AIX and Red Hat /etc/security files

In AIX; /etc/security/user and /etc/security/lastlog are files I use heavily to set expiration and clear failed login attempts. What are the equivalent files in Red Hat?
Who is Participating?
I wear a lot of hats...

"The solutions and answers provided on Experts Exchange have been extremely helpful to me over the last few years. I wear a lot of hats - Developer, Database Administrator, Help Desk, etc., so I know a lot of things but not a lot about one thing. Experts Exchange gives me answers from people who do know a lot about one thing, in a easy to use platform." -Todd S.

Password length and life settings are in /etc/login.defs. Password tries before lockout, complexity requirements, and history can be set in /etc/pam.d/system-auth. You can include pam_tally2 to set the number of failed attempts before lockout, pam_cracklib or pam_passwdqc to require complex passwords, or add "remember=n" to prevent users from reusing passwords.
madunix (Fadi SODAH)Commented:
As per AIX manual
File '/etc/security/user'  contains extended user attribute and file '/etc/security/lastlog' is an ASCII file that contains stanzas with the last login attributes for users.

In AIX you describe and modify user and group management in the following related files, profiles, and set or change the shell environment (/etc/security/user, /etc/security/limits, /etc/security/passwd, /etc/profile/, .profile)

A login process do the validation process
a.      If login fails, a record is added to /etc/security/failedlogin
b.      If login is successful:
      $HOME/.profile (or .dtprofile for CDE)

How to reset the failed login count:
# chsec -f /etc/security/lastlog -a "unsuccessful_login_count=0" -s pons

It covers number of parameters, such as account_locked , admin, expires,  histexpire, histsize, login, maxage, minage, rlogin, su  etc.  which are related to the user password ageing and account validity, and priviledges.

The RHEL manages these parameter differently. It keeps different files to achieve the purpose.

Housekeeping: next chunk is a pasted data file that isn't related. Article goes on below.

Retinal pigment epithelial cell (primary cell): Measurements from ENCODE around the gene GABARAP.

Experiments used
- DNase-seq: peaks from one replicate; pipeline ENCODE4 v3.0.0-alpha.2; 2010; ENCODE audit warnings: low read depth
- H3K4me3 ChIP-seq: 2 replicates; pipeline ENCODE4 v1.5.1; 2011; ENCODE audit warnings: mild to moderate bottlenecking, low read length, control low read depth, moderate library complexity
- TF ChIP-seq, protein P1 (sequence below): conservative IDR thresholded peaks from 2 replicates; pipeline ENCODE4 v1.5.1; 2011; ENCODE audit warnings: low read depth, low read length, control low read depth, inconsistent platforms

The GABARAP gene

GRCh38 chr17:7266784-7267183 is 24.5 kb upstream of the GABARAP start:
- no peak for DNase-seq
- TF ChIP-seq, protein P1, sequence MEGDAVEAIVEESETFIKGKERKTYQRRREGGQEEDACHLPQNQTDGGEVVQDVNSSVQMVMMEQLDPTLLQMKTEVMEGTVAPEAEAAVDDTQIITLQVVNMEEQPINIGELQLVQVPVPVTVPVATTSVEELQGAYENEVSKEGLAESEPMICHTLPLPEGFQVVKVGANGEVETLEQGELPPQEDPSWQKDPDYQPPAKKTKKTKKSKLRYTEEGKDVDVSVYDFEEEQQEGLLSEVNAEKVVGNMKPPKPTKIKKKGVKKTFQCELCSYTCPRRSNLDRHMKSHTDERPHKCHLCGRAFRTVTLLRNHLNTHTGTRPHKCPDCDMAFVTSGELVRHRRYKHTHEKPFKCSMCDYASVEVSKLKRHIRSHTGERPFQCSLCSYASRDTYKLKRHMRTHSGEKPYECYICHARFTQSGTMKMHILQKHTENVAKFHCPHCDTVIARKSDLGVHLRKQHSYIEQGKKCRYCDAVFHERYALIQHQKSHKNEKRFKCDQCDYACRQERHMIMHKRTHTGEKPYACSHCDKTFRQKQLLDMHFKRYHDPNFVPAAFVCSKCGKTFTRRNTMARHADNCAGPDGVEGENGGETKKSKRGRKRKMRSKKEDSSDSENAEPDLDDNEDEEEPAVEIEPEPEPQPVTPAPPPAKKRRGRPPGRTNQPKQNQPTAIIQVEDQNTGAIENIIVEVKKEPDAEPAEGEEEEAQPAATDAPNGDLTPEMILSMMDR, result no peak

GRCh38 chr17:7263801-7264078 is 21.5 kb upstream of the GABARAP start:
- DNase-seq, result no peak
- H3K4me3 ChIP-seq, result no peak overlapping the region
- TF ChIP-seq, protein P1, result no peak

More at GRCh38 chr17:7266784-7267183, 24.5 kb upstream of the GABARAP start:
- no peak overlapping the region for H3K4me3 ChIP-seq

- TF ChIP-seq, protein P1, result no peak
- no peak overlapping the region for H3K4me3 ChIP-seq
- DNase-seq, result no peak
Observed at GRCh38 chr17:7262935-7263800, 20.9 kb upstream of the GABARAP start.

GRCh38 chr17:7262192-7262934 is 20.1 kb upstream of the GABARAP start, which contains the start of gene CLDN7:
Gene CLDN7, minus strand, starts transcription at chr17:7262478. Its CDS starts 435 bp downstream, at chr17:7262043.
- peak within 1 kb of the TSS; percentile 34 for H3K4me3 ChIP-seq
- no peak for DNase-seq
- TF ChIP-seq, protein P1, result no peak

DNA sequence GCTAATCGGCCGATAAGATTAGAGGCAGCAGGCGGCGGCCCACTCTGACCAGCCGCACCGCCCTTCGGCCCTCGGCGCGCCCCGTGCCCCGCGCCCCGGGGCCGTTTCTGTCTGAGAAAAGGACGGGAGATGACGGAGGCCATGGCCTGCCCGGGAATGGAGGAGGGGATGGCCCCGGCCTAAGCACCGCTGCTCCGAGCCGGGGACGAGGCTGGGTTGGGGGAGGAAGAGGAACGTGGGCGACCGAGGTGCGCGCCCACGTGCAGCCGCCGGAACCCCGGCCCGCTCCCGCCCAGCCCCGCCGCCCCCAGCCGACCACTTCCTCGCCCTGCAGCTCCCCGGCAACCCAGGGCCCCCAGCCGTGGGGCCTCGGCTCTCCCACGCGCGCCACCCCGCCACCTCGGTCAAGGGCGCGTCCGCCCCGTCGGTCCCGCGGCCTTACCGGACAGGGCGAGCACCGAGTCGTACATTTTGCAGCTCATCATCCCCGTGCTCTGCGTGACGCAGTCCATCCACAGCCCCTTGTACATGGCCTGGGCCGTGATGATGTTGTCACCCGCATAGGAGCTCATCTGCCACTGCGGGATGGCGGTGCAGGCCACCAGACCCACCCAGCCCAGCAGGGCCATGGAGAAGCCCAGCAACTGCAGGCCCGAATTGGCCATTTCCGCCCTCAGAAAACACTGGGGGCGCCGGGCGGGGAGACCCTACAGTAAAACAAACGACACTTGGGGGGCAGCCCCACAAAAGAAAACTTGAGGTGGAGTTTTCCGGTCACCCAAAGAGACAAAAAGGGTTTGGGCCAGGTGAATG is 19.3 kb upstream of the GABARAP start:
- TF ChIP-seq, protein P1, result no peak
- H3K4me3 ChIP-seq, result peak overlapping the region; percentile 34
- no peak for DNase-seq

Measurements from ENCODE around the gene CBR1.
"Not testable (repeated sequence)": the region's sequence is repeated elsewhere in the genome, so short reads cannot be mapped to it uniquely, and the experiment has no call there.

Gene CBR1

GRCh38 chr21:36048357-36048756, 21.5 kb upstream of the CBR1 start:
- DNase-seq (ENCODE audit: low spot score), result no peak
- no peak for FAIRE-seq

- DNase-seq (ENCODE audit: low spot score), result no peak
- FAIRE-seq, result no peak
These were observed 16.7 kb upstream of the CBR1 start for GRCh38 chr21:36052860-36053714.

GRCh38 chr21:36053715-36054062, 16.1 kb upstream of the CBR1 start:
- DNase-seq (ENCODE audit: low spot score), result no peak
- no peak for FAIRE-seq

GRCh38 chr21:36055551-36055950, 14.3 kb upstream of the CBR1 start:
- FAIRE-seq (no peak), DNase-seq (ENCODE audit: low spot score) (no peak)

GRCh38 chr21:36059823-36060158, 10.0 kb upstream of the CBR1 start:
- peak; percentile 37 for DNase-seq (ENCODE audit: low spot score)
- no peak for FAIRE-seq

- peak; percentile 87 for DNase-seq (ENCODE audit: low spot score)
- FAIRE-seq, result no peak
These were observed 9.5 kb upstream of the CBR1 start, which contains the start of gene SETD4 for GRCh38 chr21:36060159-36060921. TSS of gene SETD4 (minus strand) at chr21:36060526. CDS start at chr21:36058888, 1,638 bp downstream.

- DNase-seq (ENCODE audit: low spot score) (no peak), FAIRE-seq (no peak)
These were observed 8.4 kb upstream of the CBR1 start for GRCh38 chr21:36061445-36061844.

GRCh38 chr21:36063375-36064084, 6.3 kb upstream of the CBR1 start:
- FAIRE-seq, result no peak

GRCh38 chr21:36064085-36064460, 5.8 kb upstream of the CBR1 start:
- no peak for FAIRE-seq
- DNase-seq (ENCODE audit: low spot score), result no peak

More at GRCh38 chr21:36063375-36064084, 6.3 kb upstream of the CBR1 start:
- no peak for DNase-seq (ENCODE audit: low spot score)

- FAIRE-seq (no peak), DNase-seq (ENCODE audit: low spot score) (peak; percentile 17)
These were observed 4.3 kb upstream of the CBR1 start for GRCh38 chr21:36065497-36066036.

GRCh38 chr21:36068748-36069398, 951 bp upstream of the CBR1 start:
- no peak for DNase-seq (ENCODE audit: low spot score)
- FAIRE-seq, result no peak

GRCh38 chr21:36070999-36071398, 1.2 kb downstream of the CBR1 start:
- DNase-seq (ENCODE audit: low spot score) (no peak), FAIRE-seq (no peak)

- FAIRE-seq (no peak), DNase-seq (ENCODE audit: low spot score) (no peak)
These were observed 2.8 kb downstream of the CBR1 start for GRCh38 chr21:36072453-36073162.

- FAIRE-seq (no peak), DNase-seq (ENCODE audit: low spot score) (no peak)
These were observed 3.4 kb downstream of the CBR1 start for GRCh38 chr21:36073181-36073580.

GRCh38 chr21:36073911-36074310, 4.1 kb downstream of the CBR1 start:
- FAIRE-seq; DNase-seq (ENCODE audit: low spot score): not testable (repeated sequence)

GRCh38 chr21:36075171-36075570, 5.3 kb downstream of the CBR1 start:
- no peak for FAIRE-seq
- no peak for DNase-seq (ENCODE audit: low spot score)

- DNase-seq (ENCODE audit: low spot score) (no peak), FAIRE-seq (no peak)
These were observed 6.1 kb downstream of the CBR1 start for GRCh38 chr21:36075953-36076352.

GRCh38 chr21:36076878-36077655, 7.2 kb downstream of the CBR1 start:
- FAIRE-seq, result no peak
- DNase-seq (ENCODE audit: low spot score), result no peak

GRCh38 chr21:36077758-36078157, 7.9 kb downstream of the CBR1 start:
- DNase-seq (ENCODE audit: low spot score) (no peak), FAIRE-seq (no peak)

1. account_locked ( Lock out the account; the user is unable to log in if set to True.)
To lock  the account you can use the command " chage ".
The chage command with '-l' option would yield number of parameter about users, such as:

# chage -l
Usage: chage [options] user

  -d, --lastday LAST_DAY      set last password change to LAST_DAY
  -E, --expiredate EXPIRE_DATE      set account expiration date to EXPIRE_DATE
  -h, --help                  display this help message and exit
  -I, --inactive INACTIVE      set password inactive after expiration
                        to INACTIVE
  -l, --list                  show account aging information
  -m, --mindays MIN_DAYS      set minimum number of days before password
                        change to MIN_DAYS
  -M, --maxdays MAX_DAYS      set maximim number of days before password
                        change to MAX_DAYS
  -W, --warndays WARN_DAYS      set expiration warning days to WARN_DAYS

2. admin(if True, the user has administrative rights.)
For get this information, you need to check its 'uid, gid, sudo abilities'  uid and gid is given by command 'id <username> '   and 'sudo -l' will give sudo ability.

3. histexpire (      Number of weeks the user can't reuse a password.)
This particular information can be checked and configured using password policy.  To se the password policy kindly refer following article:

4. rlogin : this is an open end question, remote access  could be ssh, could rsh or telnet.  By default rsh and telnet is enabled for anyone. To check ssh ability you need to check /etc/ssh/sshd_config file settings. The parameter of interest are "AllowUsers  or AllowGroups" option. By default everyone is allowed.

5. su
By default everyone is allowed to use the 'su' command.  You can use the pam to controll this.

In Red Hat Enterprise Linux command '#last' obtain the information of last user logged in.

How to set password policy in Red Hat Enterprise Linux 6?

Read more:

Experts Exchange Solution brought to you by

Your issues matter to us.

Facing a tech roadblock? Get the help and guidance you need from experienced professionals who care. Ask your question anytime, anywhere, with no hassle.

Start your 7-day free trial
It's more than this solution.Get answers and train to solve all your tech problems - anytime, anywhere.Try it for free Edge Out The Competitionfor your dream job with proven skills and certifications.Get started today Stand Outas the employee with proven skills.Start learning today for free Move Your Career Forwardwith certification training in the latest technologies.Start your trial today
Unix OS

From novice to tech pro — start learning today.